It is now 86 years after the Asia Minor Catastrophe of Smyrna. The Greeks in Chios have still not gotten over the loss of Tseme (Cesme). Macedonians still talk about their ancestral homes. These families are third and 4th generation born Greeks. The loss of a way of life remains.My grandfather, Christos Dimitrios Pappas (Papantonakis) was born in Kato Panagia, in Tseme. Smyrna is a state in Turkey that encompasses the province of Tseme (Cesme).The municipality of Tseme had komopoli (small cities) such as Kato Panagia.He knew he had an ancestor who was a priest because of his surname, Papantonakis. He was probably of Cretan background."My mother was from Tseme, of a Cretan family from Sfagia, tracing back to 1776," according to John Basil, of Long Island. "Many Cretan families found refuge in Smyrna's shores during its tumultuous freedom struggle that lasted until 1912."After the 1774 naval battle of Tseme in the Russo-Turkish War, the Greek population increased. The first immigration wave was from Crete, Peloponnese, Evia, Chios and Psara. Eighty percent of the population of Tseme after 1774 was Greek. They did not have any written records, because of the Asia Minor Catastrophe. A family's history was from oral tradition and by analyzing the roots of names.Christos Papantonakis' father (my great-grandfather) fell in love with a girl from a Maltese family in the neighborhood of Kordelio. They married with the condition that they would raise their children in the Greek Orthodox faith. A true romance that can be summed up in Glykeria's Greek traditional song "Ti se meli senane, apo pou ime ego (What does it matter where I am from)...I come from Kordelio to Athens to marry you." Christos was a giant of a man for his time: 6 ft. 1 inch, a blonde, before premature baldness, with hazel eyes, born in approximately 1888. His childhood recollections included going secretly to worship at a Catholic Church that infuriated his father. His Mother died young, leaving him an orphan in the care of his older sisters, Cleopatra and Athena, who were Greek Orthodox nuns and a brother who immigrated to Alexandria, Egypt.Christos was educated to chant religious hymns. According to family tradition, he chanted in the Cathedral of Smyrna and two local churches before becoming a cook in the Merchant Marine prior to W.W. I. Our grandfather obtained his American citizenship papers before 1915. At that time the requirements included having an employment sponsor, a certain amount of years in the USA, passing an American test written in English and having literacy skills. Christos Papantonakis was a focused person who set a goal of American citizenship through knowledge.In 1915, he went to Chios to marry. He met Despina Gagas, a vivacious, brunette teenager with light blue eyes, from his hometown of Kato Panagia. Christos married her without a dowry on August 15, 1915 in the Metropolitan of Chios. It was a love match as was his parents.Old photos show he wore European, cosmopolitan attire. No evzone dress! He often said he was from Smyrna that was the Paris of the Middle East. I knew how to swim because I lived by the sea. He was a champion swimmer who saved a drowning man at Rockaway Beach of the 1930's. Our childhood in 19's Astoria, New York was marked with an emphasis on Greek language, St. Demetrios Greek Orthodox Church that was built by patrioti, Archimandrite Polizoides, rebetika and remembering our Asia Minor roots.I recently decided to go back to Smyrna to see the truth. Argyro, of Sunrise Tours in Chios, arranged a tour with several teachers from Kardamyla for a two day tour of Tseme (Cesme), Smyrna (Izmir) and Ephesus. I wanted to understand the Greek perspective, traveling in a Greek speaking group. Our guide, Ali Papazoglou, was a Greek-Moslem from the island of Kos, who lived in Kordello, Izmir. We took a ferry boat from Chios City to Modern Day Cesme. Because I had an American passport, I was allowed through Turkish customs quickly. Our bus trip through the state of Izmir showed a rich, fertile land that looked like the islands of Limnos and Kos. Extreme police security was present in a mall we stopped at, with very expensive prices. I could not understand why persons from Athens would shop in Turkey. They have better products and prices in Athens.Along the road, guide Ali showed us the Cathedral of Tseme province, known as Agios Charalambos, the town of Alatsata, Karaburum and other Greek places of one hundred years ago. Ali gave us the Greek perspective by mentioning the names and history of areas that now had Turkish names. The entire tourist group from Athens was emotionally moved. One of our Greek tourists crossed himself when the ruins of a particular Greek Church was shown. Others would become enthusiastic looking at a Turkish Mosque, at the site of a former Greek Orthodox Church. All I saw was what it is today: a Turkish landscape devoid of anything Hellenic. Meanwhile, I was totally astounded by what was taking place before my eyes. No mingling in the streets. We stayed on the bus, moving along a modern, high speed throughway. Travel in Greece is one hundred percent more enjoyable, because of freedom and intermingling with the citizens who all know English.When we reached Izmir, Ali said "Kordelio is still a cosmopolitan community as it was under the Greeks. There are still some aristocratic homes standing. The Greeks had a philosophy: live for today and do not worry about the past or future." Finally we reached the harbor where the massacre took place. Ali said "this is it." A pin could have dropped and all would have heard it in this tourist bus. The two day tour with Sunrise Tours of Chios was memorable because of this unique Greek guide who tried to help us envision an Asia Minor before 1914 and 1922.When I returned to Chios City, Argyro of Sunset Tours purchased the books Mika Asia Explorer and Stefanides, Chios and Smyrni travel guide. In these Modern Greek books, I pieced together the rich history of Kordelio. The suburb is at the northern tip of the gulf of Smyrna. Its Greek name was Peraia that means to cross over to the other coast. Kordelio received its name from the twelfth century monastery of "Moni Kordoleontos". The suburb laid in the municipality of Karsiyaka.The community of Kordelio in 1888 had five thousand inhabitants. Half were Greeks from Mytilene, Chios, Samos, Ikaria, Mani. The other fifty percent were Armenians, Catholics, Protestants and Cretan Turks. In 1921, The Greek Command of Smyrna counted seven thousand, five hundred Greeks, three hundred Turks, 200 Armenians, one hundred and fifty Israelites, eight hundred and fifty Levantines (Franco-Catholics), Serbs and other nationalities.Most of the residents of Kordelio had their businesses in Smyrna. There were many farmers, gardeners, cattle stock farmers, fishermen and grocers. There were three Greek Orthodox churches. In the center were Agia Anna, St. John Prodromos and Agia Marina. They belonged to the Metropolitan of Ephesus. Kordelio became the second headquarters of the Metropolitan.They had a boy's and girl's school, two kindergartens, theaters, cafenia, movie houses, clubs and athletic organizations. The enchantment of Kordelio is legendary in Greek culture and is in folk songs. The refugees from Kordelio have a settlement outside Thessaloniki. "My great uncle was Chrystosomos Hatgistavrou, the Metropolitan of Ephesus" said Demetrios Hatgistavrou, of East Hampton, Long island. " His eyewitness account entitled, 'A Report prepared For the Patriarch of Constantinople by Metropolitan of Ephesus Chrystosomos Hatgistavrou' shows the massacre of every Christian in Ionia (Western Asia Minor)."Christos Demetrios Papantonakis of Kato Panagia, with roots in Kordelio and Kato Panagia, Smyrna, was a Nabisco factory worker in New York City during this turbulent era. . "He was a quiet, low key person who enjoyed reading all about his Hellenic culture," according to his cousin, Daisy Lainis. The tall, quiet spoken man was considered a hero for saving his wife's family by helping them immigrate to the United States from their refugee quarters at the Frourio (Fortress) in Chios during the 1914 persecution and cataclysmic 1922 catastrophe. The simplest persons in a time of tragedy accomplish acts that determine the future of generations.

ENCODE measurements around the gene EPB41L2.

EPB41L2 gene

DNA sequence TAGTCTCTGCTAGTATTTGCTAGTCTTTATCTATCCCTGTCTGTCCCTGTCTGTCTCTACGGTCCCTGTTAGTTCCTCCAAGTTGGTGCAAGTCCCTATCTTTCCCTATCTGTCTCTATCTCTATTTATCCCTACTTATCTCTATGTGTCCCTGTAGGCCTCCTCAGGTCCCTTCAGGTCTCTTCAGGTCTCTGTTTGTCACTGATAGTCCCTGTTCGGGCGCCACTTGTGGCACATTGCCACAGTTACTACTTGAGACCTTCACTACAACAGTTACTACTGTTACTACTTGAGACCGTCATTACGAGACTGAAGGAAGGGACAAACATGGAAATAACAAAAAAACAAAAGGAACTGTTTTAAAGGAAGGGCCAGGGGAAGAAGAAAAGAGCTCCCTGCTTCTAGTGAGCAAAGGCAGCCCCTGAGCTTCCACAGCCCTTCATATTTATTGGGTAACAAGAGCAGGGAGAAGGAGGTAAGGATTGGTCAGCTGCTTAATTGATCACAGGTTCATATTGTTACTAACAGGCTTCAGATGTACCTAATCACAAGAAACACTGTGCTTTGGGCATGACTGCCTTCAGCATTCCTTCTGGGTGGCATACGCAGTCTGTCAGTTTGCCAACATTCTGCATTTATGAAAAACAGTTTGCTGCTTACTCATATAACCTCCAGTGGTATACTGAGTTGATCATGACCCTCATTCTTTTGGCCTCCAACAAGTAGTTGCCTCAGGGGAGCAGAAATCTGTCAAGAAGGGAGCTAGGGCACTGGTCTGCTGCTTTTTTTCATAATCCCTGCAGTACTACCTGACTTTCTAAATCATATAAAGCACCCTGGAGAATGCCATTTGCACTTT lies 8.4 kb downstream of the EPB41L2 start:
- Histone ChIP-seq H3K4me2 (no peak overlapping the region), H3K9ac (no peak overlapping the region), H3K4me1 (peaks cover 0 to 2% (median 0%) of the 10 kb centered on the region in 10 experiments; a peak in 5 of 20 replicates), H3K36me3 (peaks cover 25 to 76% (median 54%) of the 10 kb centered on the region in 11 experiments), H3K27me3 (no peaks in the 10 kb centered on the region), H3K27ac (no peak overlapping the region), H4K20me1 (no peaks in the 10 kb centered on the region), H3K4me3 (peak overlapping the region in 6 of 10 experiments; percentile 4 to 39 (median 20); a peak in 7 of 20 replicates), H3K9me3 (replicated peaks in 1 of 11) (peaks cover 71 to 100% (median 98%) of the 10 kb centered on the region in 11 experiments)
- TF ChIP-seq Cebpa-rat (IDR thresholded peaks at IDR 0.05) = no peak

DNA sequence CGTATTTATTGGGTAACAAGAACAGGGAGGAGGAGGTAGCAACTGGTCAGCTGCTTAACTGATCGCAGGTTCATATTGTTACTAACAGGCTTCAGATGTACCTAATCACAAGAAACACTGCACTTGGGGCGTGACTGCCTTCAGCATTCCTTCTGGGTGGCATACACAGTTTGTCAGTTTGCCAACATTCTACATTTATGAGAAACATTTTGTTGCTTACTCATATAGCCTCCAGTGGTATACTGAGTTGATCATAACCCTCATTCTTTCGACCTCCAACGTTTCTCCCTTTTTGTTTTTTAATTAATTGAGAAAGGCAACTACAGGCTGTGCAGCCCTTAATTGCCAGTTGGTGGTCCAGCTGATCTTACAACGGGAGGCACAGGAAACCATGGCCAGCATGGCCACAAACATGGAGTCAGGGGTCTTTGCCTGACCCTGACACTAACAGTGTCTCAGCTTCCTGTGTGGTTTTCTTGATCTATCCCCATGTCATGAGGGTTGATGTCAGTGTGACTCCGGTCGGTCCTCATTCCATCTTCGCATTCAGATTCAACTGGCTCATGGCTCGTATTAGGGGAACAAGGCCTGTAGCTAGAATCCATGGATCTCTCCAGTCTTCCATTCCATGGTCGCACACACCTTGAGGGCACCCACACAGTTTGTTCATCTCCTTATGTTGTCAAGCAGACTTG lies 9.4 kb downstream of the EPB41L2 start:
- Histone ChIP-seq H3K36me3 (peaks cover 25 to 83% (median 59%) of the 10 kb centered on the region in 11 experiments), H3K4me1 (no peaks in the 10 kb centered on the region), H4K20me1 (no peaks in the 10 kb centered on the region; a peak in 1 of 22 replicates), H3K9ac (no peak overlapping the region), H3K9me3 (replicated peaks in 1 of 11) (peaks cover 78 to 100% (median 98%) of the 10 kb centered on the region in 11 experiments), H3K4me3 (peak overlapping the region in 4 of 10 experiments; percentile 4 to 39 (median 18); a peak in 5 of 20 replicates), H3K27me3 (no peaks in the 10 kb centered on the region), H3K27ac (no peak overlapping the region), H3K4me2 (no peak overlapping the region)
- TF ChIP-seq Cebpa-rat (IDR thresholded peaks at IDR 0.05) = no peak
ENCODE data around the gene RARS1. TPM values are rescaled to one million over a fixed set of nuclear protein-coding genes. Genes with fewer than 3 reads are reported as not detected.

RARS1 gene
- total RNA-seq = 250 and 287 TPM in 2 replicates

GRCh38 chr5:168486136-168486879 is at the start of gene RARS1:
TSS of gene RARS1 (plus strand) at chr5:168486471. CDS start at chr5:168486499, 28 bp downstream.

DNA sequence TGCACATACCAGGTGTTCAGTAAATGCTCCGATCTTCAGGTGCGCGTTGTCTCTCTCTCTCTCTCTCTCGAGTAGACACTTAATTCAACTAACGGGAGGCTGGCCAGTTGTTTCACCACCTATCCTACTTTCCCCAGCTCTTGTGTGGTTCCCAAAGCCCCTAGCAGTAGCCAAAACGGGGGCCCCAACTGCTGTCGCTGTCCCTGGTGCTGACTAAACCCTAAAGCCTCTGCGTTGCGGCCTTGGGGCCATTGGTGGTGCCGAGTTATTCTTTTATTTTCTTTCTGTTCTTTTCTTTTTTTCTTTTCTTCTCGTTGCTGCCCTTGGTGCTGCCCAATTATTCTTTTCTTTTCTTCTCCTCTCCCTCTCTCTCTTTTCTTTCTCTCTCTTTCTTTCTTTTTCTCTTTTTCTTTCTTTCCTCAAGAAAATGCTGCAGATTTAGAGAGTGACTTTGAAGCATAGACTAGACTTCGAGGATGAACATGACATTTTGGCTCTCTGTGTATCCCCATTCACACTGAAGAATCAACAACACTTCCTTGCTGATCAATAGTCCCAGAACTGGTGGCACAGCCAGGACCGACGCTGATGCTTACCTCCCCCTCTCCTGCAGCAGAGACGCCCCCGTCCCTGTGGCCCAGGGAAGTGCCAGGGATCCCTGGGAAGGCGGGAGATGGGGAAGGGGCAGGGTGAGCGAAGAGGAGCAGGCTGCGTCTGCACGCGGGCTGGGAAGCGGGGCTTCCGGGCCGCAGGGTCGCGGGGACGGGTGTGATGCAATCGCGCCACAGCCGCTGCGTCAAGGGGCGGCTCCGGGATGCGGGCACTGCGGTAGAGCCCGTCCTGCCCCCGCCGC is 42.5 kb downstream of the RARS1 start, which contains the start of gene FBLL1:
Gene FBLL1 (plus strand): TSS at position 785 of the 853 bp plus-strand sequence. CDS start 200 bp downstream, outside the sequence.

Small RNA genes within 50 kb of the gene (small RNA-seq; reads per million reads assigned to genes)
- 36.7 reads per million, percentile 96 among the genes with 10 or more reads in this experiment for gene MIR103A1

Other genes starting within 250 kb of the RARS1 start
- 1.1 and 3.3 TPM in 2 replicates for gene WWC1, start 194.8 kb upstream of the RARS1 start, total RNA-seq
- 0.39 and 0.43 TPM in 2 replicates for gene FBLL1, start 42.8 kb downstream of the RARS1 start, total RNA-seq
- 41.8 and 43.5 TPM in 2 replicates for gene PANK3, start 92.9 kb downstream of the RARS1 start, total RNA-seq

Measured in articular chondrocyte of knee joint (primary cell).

Tuesday, October 5, 2010
Every now and then, somebody comes along with a stunningly practical and ingenious idea that deserves to be noticed. If you walk nearly anything along the seaside today you will stumble upon some kind of plastic refuse washing up. And that's only what you can see. There's tons and tons of floating unseen, a permanent reminder of extremely pervasive pollution. The problem is growing worse every year and nobody seems interested in putting a stop or reversing this problem.
When you are long gone, that cola bottle you drank from yesterday- which ended up in the trash this morning- will still be here and then add a few thousand years. Then multiply that by every household and again multiply by a year and you can see that we are in deep trouble. This kind of thinking is really bringing our home planet to its knees.
There are people who are trying to come up with solutions. Here is a short lecture from TED- a small nonprofit devoted to Ideas Worth Spreading. The speaker is Eben Bayer. Eben Bayer is co-inventor of MycoBond, an organic (really -- it's based on mycelium, a living, growing organism) adhesive that turns agriwaste into a foam-like material for packaging and insulation.